From the book jacket: "It was on the strength of these stories, collected here for the first time, that Doctorow was awarded the John W. Campbell Award for Best New Science Fiction Writer. Doctorow's tales revolve around trash, popular culture, nerd pride, and the intersection of social change and technology. Honest and fevered, these stories push the boundaries of science fiction, chronicling our long, caffeinated journey through techo-cultural revolution. As the world upends itself, this sort of fiction is a roadmap to the possible futures that may arise in our lifetimes." Cory Doctorow is the author of two novels, Down and Out in the Magic Kingdom and Eastern Standard Tribe. The Sunburst jury says: "A Place so Foreign and 8 More opens with Cory Doctorow's signature piece, 'Craphound,' which perfectly showcases the qualities that so impressed us: an energetic narrative drive; an infectious love of storytelling; intriguingly imagined outcast characters; unusual ideas explored with verve and intelligence; a charming wit; a desire to take chances rather than to retread safe ground; and a generous amount of chutzpah. This collection of nine stories is an excellent example of science fiction pushing forward and evolving, while casting a critically pertinent eye towards the past, the present, and the future."
From the book jacket: "Nana knows what her future will bring, and she dreads it. Daughter of a proud Kwakiutl chief, she will be sold in marriage to another tribe while her twin brother Nanolatch stays behind to become a warrior chief. Together the twins will soon enter their initiation to adulthood and fulfill the roles that have been determined for them since the day they were born. When the chief leads a warring party to destroy another village and capture a slave, the fortunes of the Kwakiutl tribe begin to turn. The chief casts about for a way to undo the curse that has descended on his people. But only the young slave, mute since the day she was torn from her village, can understand what the Spirit World really expects. Daughter of a shaman, she is inextricably linked iwth the twins. Driven by her sympathy for Nan's plight and her hopeless love for Nanolatch, she is convinced that she alone can help the twins find their true destinies, no matter what it costs..." "Virginia Frances Schwartz is the author of three historical novels, including Messenger and Send One Angel Down, an American Library Association Best Book for Young Adults and winner of a Parent's Choice Gold Award. If I Just Had Two Wings won both the Silver Birch Award and the Geoffrey Bilson Award for Historical Fiction. Born in Ontario, Virginia now lives in New York City, where she teaches writing to elementary school children." The Sunburst jury says: "Beautiful language and a strong sense of place and history combine to make Initiation a vivid and memorable book. Grounded in pre-contact Kwakiutl culture, this powerful novel centres on three young people whose passage into adulthood will change the fate of their tribes. Virginia Frances Schwartz has crafted a superb fantasy novel, resonant with the strength of myth and timeless in its examination of the human heart."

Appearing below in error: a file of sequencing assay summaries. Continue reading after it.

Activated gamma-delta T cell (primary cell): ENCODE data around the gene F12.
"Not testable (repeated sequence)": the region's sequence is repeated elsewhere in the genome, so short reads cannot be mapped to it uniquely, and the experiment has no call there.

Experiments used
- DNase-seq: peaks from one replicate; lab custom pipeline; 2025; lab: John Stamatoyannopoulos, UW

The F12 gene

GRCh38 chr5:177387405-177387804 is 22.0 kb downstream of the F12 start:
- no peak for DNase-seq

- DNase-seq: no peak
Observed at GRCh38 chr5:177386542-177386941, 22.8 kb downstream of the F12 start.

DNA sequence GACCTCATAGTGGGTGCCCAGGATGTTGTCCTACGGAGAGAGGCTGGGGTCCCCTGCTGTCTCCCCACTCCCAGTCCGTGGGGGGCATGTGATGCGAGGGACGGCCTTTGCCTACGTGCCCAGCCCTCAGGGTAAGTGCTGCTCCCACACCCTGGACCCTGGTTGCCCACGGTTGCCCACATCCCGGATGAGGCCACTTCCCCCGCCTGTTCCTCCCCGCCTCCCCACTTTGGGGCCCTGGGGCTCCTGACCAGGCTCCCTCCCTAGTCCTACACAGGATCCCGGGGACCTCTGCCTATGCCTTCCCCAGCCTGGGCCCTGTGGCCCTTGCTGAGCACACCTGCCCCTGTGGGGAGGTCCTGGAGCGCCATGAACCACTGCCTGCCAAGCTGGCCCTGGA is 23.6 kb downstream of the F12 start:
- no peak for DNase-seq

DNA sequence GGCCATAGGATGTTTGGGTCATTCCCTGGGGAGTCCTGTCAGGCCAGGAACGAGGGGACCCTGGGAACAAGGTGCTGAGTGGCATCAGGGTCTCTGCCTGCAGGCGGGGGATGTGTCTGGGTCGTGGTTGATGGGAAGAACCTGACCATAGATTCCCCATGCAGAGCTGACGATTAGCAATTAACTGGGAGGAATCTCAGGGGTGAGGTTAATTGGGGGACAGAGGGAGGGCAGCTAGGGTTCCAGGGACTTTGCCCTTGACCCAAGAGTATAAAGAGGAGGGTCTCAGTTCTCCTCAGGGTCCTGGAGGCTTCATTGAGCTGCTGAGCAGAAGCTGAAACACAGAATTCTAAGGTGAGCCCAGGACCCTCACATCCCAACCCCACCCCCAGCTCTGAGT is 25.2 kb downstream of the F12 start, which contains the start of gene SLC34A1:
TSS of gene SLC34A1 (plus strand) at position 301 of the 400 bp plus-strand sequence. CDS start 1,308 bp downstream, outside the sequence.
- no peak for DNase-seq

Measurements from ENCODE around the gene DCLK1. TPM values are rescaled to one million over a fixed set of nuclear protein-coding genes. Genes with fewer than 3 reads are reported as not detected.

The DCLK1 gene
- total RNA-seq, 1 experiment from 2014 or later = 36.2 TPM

From the book jacket: "At Blind Lake, a large federal research installation in northern Minnesota, scientists are using a technology they barely understand to watch everyday life in a city of lobsterlike aliens on a distant planet. They can't contact the aliens in any way or understand their language. All they can do is watch. Then, without warning, a military cordon is imposed on the Blind Lake site. All communication with the outside world is cut off. Food and other vital supplies are delivered by remote control. No one knows why..." "Robert Charles Wilson was born in California and grew up in Canada. He is the author of many acclaimed SF novels, including A Hidden Place, The Divide, Gypsies, Bios, Darwinia, and The Chronoliths. His work has won the John W. Campbell Award, the Aurora Award, and two Philip K. Dick Awards. He lives near Toronto." The Sunburst jury says: "Blind Lake is contemporary science fiction at its best. Through rounded characters and a suspenseful story, and with ease and subtlety, Wilson explores ideas and illustrates scientific maxims, questioning the human heart and its drive for love, possession and knowledge." Jury's Recommended Reading The jury requested that we list the following additional books because they felt very strongly that, although these books were not shortlisted, they merit attention nonetheless: